Author Topic: When to FIRE? Need expert advice  (Read 2239 times)

Nomad_McGinnis

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When to FIRE? Need expert advice
« on: March 17, 2018, 09:35:05 PM »
Hello Mustachians,

I figure those with some experience being retired for a few years can help me gauge when to finally pull the trigger.

About me: I'm 32, single, no kids, and living/working as an expat in China. In ten years I've managed to save about 300k in a taxable account, another 72k in tax-free. No desire to have kids (vasectomy at 29). Open to a wife/life partner.... IF she is a Mustachian (at least in mentality!).

My taxable savings are 90% stock (SP 500 etf) and 10% bonds (muni bond ETF). I took that out of the Warren Buffett playbook. I always believe that the best way to invest is to copy successful people. So far it's worked well!

I'm generally happy but I don't want to be working in China forever! The last ten years were good and I think I might have ten more in me, but only if you think it's an absolute necessity. I'm getting to the point where I'm often fantasizing sleeping in and reading books on weekdays. I want to call the quits the second I SAFELY can.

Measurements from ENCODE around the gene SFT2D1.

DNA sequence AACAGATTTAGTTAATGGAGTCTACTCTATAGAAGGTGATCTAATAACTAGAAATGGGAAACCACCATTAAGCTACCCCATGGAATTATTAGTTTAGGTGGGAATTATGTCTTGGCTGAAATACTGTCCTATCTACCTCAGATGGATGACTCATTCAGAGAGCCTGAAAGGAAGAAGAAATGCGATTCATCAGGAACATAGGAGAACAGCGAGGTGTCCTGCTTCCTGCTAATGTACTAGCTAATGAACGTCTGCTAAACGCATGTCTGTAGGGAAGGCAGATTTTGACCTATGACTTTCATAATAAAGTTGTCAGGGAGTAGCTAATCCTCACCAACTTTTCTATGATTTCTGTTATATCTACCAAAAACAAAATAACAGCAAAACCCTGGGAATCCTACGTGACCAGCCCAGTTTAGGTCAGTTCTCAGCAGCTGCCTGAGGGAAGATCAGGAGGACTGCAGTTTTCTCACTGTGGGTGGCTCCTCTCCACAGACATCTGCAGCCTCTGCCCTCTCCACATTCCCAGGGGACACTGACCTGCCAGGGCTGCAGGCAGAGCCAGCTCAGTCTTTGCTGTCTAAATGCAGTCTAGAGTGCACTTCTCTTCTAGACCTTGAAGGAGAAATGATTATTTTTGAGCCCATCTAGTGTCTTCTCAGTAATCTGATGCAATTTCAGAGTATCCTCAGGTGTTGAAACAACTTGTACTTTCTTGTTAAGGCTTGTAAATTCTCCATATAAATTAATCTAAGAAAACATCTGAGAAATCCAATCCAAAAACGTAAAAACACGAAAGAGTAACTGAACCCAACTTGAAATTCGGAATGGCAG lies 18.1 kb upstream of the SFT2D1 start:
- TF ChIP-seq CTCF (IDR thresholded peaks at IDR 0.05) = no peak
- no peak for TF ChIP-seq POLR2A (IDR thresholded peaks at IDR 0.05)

I save about 16k a year on average through work. When I return to America I'd like to buy a "tiny home" (about 50k in value) and possibly a used car if it's absolutely needed (but I might avoid). Still, I see myself spending about 30k/year as a retiree. I like to travel and buy nice "toys", and I occasionally rage in Vegas (can't help it, those pool parties are pretty great!). So it's a little pricier than MMM's retirement, but I can still keep it under 30.

So my basic question is, what's the magic number? How much do you think is needed to truly feel "comfortable" in retirement? I do realize that a lot of this will depend on how those investments appreciate as well. Also I want to take inflation into account.

Thanks for any insight!


Freedomin5

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Re: When to FIRE? Need expert advice
« Reply #1 on: March 18, 2018, 05:11:02 AM »
General rule of thumb is the 4% rule. So if you want to spend 30k per year in retirement, you will need 30k*25 = $750k in your taxable accounts.

Given that you have been in China for 10 years and are now 32, Iím guessing you came over right after graduating...which means that you donít have much of a work history in the US. Iím assuming youíre originally from the US since you say ďwhen I return to AmericaĒ. Iím also guessing you wonít have much of a pension when you return? Or access to government social security? We are Canadian expats in China, and thatís kind of how it is for us ó we canít contribute to tax-exempt retirement accounts due to our lack of work history in Canada, and we wonít qualify for the government pension plan, so we are mostly depending on taxable accounts and real estate investments.